Ms. Tope concluded the presentation by presenting the recommendations of the Scientific Assessment Panel and the Technology and Economic Assessment Panel for consideration by the Parties. First, a joint working group of the two panels could be established for estimating emissions of carbon tetrachloride in support of their quadrennial assessments. Second, to address remaining questions, a joint workshop of the two panels could be held in coordination with the Ozone Secretariat in order to further evaluate the emissions pathways outlined in the SPARC report. The workshop could also be tasked with developing improved methodologies for estimating bottom-up carbon tetrachloride emissions. Finally, the SPARC report included a “Research Direction Suggestions” section. Parties might wish to request the Ozone Secretariat to forward it to the Vienna Convention’s Ozone Research Managers for consideration and evaluation for their next report.

E.       Presentations during the high-level segment by members of the assessment panels on progress in the panels’ work and emerging issues

               1.        Scientific Assessment Panel

The Co-Chairs of the Scientific Assessment Panel, Mr. Bonfils Safari, Mr. David W. Fahey, Mr. Paul A. Newman and Mr. John A. Pyle, presented the plan and schedule for the 2018 scientific assessment of ozone depletion and the current science and emerging science issues that would be addressed in the assessment.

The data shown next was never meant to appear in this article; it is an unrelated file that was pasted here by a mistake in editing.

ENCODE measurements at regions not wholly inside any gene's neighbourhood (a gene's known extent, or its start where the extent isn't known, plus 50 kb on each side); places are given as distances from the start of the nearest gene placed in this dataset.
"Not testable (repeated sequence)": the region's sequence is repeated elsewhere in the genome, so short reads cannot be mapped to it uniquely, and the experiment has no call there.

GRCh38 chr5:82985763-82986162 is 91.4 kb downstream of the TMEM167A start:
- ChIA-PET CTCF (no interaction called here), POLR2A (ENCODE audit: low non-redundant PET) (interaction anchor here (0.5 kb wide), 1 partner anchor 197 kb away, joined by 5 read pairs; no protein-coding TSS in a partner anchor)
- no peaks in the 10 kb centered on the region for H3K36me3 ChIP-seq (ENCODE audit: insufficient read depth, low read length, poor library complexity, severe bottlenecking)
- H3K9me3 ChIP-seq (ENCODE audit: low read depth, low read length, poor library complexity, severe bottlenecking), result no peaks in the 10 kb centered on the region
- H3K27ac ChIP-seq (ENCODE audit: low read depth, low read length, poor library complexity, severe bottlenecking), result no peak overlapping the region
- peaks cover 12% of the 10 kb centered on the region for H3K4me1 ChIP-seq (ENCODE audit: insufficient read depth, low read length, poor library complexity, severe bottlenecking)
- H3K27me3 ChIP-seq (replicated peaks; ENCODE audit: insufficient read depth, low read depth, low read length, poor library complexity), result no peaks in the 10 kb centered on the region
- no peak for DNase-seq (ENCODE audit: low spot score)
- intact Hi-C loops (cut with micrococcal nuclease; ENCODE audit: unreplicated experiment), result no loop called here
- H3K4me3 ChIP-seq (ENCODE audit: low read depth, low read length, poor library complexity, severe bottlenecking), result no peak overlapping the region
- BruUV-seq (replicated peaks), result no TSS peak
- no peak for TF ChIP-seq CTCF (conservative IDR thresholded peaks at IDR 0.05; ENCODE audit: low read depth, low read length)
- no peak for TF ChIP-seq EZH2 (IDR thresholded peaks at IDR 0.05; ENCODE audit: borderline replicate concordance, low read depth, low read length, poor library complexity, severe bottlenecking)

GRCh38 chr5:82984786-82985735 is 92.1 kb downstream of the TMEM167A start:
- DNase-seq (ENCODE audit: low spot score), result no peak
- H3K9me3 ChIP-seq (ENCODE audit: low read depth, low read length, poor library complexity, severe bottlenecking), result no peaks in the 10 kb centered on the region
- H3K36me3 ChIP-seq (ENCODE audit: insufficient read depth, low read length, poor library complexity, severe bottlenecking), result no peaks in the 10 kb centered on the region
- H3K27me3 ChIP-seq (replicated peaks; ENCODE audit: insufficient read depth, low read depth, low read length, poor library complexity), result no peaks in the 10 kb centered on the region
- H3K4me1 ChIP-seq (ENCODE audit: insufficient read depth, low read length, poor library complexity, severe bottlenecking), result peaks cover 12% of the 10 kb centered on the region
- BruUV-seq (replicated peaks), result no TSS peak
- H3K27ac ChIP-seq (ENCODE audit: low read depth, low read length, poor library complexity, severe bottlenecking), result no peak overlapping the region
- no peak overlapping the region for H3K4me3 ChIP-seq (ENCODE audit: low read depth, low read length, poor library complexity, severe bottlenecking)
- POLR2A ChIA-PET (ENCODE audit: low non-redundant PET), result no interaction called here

The terms of reference for the assessment had been adopted by the Twenty-Seventh Meeting of the Parties in Dubai in November 2015 (decision XXVII/6, para. 7). The terms of reference noted the continued need for scientific knowledge of the state of the ozone layer and the depletion attributable to the remaining potential emissions of ozone-depleting substances.  Assessment topics would include those addressed in previous assessments: the abundances of ozone-depleting substances and hydrofluorocarbons (HFCs), changes in global and polar ozone amounts, the relationship between climate change and stratospheric ozone and the policy implications of Montreal Protocol decisions.  In addition, several important emerging scientific issues would be included as assessment topics:

(a) New evidence for recovery of the global ozone layer: new published research that suggested that the Antarctic ozone hole was improving due to the reduction of ozone-depleting substances;

(b) Global ozone projections in the twenty-first century: the evolution of global ozone in the second half of the century would depend largely on changes in the abundances of greenhouse gases. In some scenarios, atmospheric models showed that ozone would recover to 1980 levels by mid-century but might overshoot 1980 levels in later decades (i.e., super recovery) and reduce ultraviolet radiation exposure of humans and ecosystems. The Scientific Assessment Panel would work closely with the Environmental Effects Assessment Panel to evaluate the resulting effects, especially in the northern hemisphere;